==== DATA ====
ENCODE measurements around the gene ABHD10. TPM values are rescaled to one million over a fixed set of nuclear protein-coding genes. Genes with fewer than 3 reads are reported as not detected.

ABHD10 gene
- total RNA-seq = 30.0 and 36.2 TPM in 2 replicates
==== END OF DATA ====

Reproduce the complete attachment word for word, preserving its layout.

ENCODE measurements around the gene ABHD10. TPM values are rescaled to one million over a fixed set of nuclear protein-coding genes. Genes with fewer than 3 reads are reported as not detected.

ABHD10 gene
- total RNA-seq = 30.0 and 36.2 TPM in 2 replicates